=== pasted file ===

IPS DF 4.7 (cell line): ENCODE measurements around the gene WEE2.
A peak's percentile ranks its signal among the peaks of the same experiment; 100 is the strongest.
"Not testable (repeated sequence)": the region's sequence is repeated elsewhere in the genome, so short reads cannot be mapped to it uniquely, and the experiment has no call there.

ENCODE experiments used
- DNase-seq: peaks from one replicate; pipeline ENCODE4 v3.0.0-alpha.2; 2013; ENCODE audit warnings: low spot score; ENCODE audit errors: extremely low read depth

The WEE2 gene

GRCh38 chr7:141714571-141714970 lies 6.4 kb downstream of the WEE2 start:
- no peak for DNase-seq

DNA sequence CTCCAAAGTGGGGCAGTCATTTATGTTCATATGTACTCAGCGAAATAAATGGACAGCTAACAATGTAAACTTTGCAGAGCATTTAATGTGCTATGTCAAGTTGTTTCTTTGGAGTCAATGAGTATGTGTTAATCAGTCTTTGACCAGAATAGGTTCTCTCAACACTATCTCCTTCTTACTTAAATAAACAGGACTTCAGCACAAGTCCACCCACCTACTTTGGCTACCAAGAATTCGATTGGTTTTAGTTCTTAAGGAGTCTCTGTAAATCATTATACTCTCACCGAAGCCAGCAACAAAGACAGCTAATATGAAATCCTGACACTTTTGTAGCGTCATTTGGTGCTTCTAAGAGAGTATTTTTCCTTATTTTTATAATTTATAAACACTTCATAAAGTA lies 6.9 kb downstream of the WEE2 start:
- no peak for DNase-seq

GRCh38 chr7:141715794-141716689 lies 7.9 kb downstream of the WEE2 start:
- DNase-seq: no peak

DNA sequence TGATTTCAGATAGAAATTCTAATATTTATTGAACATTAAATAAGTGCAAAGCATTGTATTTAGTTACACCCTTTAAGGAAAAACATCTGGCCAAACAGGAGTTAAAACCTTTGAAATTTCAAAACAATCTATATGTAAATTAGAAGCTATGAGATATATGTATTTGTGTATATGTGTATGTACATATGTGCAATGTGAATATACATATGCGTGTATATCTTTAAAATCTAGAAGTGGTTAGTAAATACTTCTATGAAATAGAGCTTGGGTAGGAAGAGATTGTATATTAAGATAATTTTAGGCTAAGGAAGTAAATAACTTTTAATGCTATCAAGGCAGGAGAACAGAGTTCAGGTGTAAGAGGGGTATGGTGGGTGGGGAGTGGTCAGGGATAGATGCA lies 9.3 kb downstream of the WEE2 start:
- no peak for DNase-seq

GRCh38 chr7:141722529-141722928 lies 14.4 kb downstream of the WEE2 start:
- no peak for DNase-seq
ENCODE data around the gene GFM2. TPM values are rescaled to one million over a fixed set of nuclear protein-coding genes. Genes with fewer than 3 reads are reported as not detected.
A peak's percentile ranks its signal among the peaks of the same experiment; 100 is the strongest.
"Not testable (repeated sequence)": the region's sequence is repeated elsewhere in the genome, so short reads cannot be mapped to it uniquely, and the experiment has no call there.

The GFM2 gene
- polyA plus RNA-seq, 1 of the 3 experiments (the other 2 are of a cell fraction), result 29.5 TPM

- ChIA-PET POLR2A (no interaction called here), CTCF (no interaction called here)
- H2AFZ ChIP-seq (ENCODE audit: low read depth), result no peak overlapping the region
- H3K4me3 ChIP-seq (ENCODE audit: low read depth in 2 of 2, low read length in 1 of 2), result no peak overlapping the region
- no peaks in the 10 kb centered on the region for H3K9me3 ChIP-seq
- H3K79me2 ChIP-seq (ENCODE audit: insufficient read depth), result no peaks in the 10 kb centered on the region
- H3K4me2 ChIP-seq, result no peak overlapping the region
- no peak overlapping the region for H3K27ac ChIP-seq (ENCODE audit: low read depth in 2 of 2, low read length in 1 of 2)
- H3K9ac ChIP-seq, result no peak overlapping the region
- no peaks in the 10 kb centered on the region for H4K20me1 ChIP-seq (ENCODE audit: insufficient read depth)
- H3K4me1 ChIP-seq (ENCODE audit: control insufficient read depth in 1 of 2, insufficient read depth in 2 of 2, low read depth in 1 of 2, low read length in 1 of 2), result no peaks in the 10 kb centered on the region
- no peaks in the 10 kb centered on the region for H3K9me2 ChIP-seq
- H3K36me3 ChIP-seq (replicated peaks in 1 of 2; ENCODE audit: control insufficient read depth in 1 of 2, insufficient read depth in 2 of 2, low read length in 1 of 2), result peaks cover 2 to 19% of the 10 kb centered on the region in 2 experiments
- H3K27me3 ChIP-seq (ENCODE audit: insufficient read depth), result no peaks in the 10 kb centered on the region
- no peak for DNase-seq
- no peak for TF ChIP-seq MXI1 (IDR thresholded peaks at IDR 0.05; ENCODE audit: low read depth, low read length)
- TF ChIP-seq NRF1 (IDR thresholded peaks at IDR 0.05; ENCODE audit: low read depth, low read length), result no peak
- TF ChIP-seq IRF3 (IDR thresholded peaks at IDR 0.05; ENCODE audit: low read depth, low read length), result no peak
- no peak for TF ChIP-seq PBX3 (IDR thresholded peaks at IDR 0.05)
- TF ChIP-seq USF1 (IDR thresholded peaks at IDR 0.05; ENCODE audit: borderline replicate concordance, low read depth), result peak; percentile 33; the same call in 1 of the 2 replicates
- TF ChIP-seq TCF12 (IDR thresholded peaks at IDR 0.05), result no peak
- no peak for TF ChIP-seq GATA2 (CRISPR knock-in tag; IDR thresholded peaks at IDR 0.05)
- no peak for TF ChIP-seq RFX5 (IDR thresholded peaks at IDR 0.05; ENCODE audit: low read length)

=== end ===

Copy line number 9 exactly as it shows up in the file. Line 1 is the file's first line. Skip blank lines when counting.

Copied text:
DNA sequence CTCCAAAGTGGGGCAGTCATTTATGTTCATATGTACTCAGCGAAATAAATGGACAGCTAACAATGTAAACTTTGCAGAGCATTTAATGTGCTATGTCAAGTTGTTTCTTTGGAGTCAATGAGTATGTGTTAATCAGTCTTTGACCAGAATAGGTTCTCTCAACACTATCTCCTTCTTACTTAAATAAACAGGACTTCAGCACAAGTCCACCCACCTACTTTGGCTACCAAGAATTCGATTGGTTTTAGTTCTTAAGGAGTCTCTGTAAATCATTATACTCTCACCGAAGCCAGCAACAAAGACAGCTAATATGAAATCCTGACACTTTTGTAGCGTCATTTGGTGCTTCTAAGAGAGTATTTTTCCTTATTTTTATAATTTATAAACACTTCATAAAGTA lies 6.9 kb downstream of the WEE2 start: